The shortfall of all UK private defined benefit (DB) schemes has jumped by £59bn in one month, to £107bn at the end of December, according to data from JLT Employee Benefits.
At the end of November, the total deficit stood at £48bn, while at the end of December last year it reached £119bn.
The funding level of these pension funds is now at 93 per cent, which compares with 97 per cent in the previous month.
FTSE 100 companies saw scheme deficits increase by £19bn to £20bn, while in the FTSE 350 the increase was £23bn to £29bn.
According to Charles Cowling, chief actuary at JLT Employee Benefits, the increases in these shortfalls are due to Brexit uncertainties, which have intensified considerably in recent weeks and are weighing on UK financial markets, with significant falls in UK equities and pressure too on Sterling.
He said: "All of this gave rise to increases in the outlook for inflation and a lowering of expectations for economic growth."
However, Mr Cowling said that while 2018 was a turbulent year for pension schemes it was not all negative.
He said: "Markets were initially strong in the face of considerable political uncertainty and signs emerged that interest rates are at last on the way up.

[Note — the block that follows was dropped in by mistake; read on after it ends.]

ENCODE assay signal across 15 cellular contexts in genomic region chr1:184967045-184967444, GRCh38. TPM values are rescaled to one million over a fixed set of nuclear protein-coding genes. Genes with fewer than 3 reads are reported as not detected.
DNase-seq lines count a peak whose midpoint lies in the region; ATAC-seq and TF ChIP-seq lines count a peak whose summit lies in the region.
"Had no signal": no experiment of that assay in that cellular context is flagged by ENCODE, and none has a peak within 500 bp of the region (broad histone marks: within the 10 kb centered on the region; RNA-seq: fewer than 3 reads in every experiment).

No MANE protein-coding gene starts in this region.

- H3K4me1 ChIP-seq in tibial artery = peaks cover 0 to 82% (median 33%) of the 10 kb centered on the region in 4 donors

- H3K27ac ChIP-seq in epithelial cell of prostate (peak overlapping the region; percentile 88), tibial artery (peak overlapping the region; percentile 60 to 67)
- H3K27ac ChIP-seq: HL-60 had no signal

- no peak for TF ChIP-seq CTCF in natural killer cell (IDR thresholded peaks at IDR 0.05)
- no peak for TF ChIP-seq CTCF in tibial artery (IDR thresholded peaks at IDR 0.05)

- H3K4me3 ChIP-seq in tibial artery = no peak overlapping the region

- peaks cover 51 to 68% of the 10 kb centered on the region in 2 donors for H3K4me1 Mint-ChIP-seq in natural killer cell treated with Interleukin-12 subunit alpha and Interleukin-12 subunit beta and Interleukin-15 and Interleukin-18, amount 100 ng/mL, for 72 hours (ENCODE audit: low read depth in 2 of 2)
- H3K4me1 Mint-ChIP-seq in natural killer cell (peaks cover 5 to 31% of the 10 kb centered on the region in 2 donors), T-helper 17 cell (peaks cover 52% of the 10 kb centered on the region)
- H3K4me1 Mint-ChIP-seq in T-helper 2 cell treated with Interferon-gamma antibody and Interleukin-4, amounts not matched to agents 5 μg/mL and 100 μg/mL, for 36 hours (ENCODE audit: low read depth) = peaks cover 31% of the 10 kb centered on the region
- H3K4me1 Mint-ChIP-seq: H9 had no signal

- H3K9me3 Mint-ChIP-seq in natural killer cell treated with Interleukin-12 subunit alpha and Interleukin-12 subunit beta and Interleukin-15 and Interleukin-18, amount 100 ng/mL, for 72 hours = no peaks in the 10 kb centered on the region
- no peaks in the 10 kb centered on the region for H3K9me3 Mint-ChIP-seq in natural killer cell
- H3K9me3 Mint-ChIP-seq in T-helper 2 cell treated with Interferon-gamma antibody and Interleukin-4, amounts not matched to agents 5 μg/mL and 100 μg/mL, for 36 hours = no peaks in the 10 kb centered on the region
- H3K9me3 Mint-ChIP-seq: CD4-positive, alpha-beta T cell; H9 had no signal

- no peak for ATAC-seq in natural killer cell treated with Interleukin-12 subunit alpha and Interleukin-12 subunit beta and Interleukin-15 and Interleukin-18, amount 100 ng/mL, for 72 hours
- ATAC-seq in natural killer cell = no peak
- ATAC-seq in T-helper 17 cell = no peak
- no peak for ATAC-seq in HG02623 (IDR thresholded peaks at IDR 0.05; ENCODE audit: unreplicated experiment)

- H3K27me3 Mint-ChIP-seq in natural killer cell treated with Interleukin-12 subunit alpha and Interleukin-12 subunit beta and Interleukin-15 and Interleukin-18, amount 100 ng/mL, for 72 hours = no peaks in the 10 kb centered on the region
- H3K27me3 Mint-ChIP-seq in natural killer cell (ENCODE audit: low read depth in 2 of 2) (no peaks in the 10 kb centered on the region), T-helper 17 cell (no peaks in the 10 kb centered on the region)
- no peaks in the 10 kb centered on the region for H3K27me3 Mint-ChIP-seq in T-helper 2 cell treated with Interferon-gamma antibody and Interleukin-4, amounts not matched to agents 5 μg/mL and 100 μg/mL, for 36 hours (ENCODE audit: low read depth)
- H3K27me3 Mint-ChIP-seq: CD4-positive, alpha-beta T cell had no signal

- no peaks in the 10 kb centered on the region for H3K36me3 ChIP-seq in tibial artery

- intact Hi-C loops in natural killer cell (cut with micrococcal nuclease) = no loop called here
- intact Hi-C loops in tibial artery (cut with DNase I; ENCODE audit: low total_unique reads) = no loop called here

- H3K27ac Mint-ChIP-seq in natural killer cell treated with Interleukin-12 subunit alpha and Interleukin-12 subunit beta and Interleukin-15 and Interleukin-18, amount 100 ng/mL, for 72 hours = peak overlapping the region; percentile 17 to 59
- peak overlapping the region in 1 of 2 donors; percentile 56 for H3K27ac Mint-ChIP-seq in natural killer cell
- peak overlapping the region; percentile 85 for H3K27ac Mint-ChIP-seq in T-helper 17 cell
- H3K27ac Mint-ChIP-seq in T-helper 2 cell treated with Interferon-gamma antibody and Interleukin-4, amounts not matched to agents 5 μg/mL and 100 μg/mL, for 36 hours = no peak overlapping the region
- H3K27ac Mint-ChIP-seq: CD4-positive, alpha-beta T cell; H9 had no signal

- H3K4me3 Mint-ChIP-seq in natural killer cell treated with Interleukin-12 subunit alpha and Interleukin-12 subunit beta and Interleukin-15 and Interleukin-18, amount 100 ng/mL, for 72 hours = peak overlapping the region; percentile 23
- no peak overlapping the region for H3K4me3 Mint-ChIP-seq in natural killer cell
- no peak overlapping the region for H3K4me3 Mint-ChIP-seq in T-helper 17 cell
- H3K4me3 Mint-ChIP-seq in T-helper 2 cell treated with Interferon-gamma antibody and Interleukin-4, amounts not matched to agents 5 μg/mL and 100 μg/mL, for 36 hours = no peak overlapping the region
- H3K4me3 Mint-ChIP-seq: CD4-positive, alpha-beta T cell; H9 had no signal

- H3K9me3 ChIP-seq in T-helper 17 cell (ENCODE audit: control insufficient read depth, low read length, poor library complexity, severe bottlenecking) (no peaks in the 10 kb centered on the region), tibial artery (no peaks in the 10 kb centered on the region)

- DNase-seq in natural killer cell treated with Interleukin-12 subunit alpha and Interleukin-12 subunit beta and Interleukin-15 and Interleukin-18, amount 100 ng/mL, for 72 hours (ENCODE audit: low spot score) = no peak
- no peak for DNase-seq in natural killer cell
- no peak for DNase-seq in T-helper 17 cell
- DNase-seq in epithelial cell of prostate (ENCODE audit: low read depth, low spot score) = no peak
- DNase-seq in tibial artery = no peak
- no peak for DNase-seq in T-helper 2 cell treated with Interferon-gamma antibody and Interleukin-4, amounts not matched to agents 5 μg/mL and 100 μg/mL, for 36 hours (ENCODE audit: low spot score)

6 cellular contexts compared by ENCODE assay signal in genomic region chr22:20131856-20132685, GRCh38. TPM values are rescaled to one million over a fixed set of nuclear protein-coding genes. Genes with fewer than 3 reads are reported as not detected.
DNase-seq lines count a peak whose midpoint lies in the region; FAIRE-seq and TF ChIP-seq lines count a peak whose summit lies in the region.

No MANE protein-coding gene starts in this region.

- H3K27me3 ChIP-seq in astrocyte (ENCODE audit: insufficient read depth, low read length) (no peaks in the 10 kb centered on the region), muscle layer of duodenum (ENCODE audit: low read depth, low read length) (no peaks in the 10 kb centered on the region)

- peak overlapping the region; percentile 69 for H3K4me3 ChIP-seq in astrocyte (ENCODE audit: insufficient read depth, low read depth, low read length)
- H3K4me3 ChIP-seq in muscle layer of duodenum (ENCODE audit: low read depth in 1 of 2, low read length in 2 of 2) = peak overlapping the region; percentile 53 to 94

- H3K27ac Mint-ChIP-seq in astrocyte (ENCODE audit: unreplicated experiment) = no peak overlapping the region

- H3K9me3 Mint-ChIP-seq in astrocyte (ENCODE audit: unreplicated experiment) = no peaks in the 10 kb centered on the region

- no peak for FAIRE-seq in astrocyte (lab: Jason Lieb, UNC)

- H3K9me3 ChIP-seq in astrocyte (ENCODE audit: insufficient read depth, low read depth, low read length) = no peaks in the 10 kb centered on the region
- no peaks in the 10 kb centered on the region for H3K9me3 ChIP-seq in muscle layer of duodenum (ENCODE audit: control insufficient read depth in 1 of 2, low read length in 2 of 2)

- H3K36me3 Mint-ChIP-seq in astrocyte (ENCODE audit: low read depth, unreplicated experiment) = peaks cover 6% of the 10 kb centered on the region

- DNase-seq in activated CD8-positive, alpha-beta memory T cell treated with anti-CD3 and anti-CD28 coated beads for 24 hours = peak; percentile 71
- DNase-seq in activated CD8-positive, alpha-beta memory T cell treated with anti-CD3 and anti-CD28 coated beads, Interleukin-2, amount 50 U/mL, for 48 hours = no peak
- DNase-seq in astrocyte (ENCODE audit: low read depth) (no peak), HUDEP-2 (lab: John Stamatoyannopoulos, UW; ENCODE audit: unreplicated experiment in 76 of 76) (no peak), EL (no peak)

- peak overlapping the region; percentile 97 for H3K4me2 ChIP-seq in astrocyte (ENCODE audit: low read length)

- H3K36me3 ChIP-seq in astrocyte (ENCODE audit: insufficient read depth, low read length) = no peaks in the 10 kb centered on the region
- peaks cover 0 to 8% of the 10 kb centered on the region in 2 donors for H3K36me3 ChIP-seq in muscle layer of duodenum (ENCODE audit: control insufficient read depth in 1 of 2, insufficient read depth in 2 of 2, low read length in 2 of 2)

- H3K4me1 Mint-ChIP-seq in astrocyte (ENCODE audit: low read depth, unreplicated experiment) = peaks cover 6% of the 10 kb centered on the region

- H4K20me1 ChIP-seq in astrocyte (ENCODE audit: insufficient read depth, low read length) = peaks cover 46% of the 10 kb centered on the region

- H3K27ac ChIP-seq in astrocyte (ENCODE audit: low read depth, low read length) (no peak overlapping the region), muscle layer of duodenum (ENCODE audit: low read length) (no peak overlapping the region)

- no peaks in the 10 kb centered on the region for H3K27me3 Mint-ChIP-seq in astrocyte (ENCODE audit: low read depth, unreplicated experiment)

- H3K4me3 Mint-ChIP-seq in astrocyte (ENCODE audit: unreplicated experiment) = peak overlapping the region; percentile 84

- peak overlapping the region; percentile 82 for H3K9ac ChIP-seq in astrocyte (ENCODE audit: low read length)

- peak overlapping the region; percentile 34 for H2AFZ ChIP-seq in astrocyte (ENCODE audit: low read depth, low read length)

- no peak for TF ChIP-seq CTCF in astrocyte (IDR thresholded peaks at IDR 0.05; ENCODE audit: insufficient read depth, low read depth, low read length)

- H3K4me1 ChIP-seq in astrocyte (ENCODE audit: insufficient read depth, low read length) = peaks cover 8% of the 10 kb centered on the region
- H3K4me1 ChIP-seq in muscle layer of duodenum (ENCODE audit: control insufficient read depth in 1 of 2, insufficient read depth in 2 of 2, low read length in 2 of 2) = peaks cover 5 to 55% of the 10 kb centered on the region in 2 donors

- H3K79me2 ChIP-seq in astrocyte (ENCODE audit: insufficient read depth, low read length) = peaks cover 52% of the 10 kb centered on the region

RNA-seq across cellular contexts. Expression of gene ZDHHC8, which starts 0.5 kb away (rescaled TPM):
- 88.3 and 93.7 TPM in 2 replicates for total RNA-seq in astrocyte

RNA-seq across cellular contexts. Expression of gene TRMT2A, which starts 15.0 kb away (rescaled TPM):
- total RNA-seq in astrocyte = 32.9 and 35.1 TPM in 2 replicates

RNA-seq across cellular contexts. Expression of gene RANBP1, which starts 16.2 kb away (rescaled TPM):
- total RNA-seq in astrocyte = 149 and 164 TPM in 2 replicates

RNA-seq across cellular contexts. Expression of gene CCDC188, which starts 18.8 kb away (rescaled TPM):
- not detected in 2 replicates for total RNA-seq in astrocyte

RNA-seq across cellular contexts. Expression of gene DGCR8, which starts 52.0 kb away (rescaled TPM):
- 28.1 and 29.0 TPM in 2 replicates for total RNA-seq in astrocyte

"That said, there is no sign yet of an unwinding of the Bank of England’s position on quantitative easing. Additionally, the latest mortality analysis increasingly points to a sustained slowing down in the rate of improving life expectancy.
"All of this is good news for pension scheme deficits which have shown some modest improvement over the past year. At one point during the year, before Brexit fears resurfaced, the aggregate position for FTSE 100 pension schemes moved into surplus for the first time in a decade."
Companies and their pension schemes face "a very mixed picture", Mr Cowling noted.
He said: "Some have successfully navigated the turbulent markets, have paid in significant additional contributions and are now looking to lock down on emerging pension surpluses by securing pension liabilities in the insurance market.
"We believe that 2019 will be another bumper year for insurance company buy-outs, possibly enhanced by the emergence of other superfund consolidators, who are looking at different and cheaper routes for companies to offload their pension liabilities."
However, other companies are still facing extremely difficult times, he stated.
He said: "They may have gambled too much and in vain on equity returns and rising interest rates to save them from debilitating pension deficits. In particular the retail sector is seeing very difficult trading conditions. Christmas 2018 does not appear to have been kind to the high street.
"Household names such as Debenhams and Marks & Spencer are under pressure – particularly from hedge funds holding short positions – and it seems sadly inevitable that HMV will not be the only retail business falling into administration on the back of a poor Christmas."